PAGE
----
Hi PFM website, Shannon here! Earlier this month, I joined the account management team at Pilot Fish Media. Even though I had become accustomed to WFH life in my previous role, starting my new role was my first experience of working from home as a newbie.
It was a brand new experience and definitely intimidating at first. Luckily for me, I wasn’t the first to go through the onboarding process online, and the team was so welcoming. I am happy to report that my first few days with the team have been very smooth-sailing, and I am settling in quicker than I could have hoped!
We’ve all experienced the strange mixture of nerves and excitement that come with a first day in a new job. Overthinking your outfit so you look like you’ve made an effort, but not too much. Loitering casually outside for 45 minutes because you hugely overestimated your new commute. Sitting in on your first meeting and nodding enthusiastically while internally you struggle to figure out what on earth all these acronyms they keep using mean.
However, in many industries, first days are looking a little bit different in 2021. Many of us are taking new steps in our career without even stepping out of our front door. These new first days bring with them a whole new set of uncertainties and can be equally if not more daunting than that first walk into a brand new workspace.
Here are 5 tips to minimise the nerves and set yourself up for success when starting a new role remotely.
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Ask ahead of time what workflow and communication tools you will be using in your role. You might find you are using brand new systems or systems that you haven’t touched in a long time, so it’s a good idea to have them all set up and ready to go ahead of time. Spend some time in the days leading up to your start date familiarising yourself with them and making sure your computer is all set up properly. The last thing you need on your first day is unnecessary technical difficulties.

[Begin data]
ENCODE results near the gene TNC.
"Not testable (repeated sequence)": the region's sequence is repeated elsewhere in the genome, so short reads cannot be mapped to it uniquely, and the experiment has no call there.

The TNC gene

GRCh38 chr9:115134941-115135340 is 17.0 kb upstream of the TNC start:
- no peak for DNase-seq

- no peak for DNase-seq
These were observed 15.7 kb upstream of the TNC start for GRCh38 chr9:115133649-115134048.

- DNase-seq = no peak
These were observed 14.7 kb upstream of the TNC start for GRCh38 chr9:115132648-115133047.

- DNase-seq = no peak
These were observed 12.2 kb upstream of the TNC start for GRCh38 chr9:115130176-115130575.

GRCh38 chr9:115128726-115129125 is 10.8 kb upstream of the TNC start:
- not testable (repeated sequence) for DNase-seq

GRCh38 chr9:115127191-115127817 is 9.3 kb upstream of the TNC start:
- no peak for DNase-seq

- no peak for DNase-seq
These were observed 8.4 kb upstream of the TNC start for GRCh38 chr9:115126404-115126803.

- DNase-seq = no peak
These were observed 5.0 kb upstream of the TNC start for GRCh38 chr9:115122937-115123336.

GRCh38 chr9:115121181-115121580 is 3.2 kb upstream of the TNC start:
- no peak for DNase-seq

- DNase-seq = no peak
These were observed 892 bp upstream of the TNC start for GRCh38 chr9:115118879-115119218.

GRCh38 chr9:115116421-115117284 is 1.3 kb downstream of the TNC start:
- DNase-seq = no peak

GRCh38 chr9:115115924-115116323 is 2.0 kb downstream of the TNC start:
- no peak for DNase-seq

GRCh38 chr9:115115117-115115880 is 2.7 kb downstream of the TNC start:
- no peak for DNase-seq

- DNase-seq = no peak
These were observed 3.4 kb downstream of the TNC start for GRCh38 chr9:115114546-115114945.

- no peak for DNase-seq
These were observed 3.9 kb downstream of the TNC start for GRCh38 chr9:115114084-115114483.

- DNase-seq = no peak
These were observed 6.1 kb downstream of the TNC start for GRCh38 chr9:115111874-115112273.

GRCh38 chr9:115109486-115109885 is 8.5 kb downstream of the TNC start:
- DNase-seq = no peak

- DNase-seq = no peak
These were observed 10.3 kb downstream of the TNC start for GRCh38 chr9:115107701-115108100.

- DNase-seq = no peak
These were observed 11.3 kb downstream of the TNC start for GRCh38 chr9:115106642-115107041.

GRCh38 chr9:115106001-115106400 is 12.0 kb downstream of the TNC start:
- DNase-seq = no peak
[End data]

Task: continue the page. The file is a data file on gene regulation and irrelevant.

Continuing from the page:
If this is your first time working remotely, you should also put a bit of thought into your at-home workspace. As tempting as it may be, working from the sofa is not going to be productive. Make sure you have a well-lit, comfortable space with as little disturbance as possible.
Make an effort to get to know everyone on your team. Group calls can be intimidating at first when you are just figuring out the dynamics and the team culture. Take initiative and set up 1-to-1 calls with as many of the team as you can in your first few days. Ask them about their roles and their experience with the company so far, but also just use the time to get to know them as an individual. These quick catch-ups are great icebreakers and will make participating in group calls a lot less intimidating.
Your first days in a new role are mostly dedicated to finding your feet and settling in. The likelihood is that at the start, you could find yourself with a lot of free time. When you’re working from home, this can be demotivating, and you might feel disconnected from the team when you aren’t experiencing the buzz of the office.
Solution: take initiative and ask for tasks and feedback. If you spot something that you could assist with, offer to help! You can’t learn and establish yourself within a team until you really start to get involved. This is also the perfect opportunity to ask your manager if there is any reading and training that you could be completing to help set you up for success in your new role.
Routine is Key
From day one, create a sustainable routine. This will allow you to feel productive but also make sure you’re establishing a great work-life balance from the get-go. When working from home, the lines between work time and downtime blur very easily. Try to time block your day, including a lunch break. If you get in the habit of sticking to a schedule from the beginning, it will be much easier to maintain this as your workload grows.
Gluing yourself to your desk will not allow you to be your best self. Take regular breaks and get outside!
And Finally, Relax!
Give yourself a pat on the back. You were hired for a reason, and it is completely normal to feel like a spare part in your first few weeks. As long as you show up, take initiative and give it your all, things will fall into place much sooner than you might think.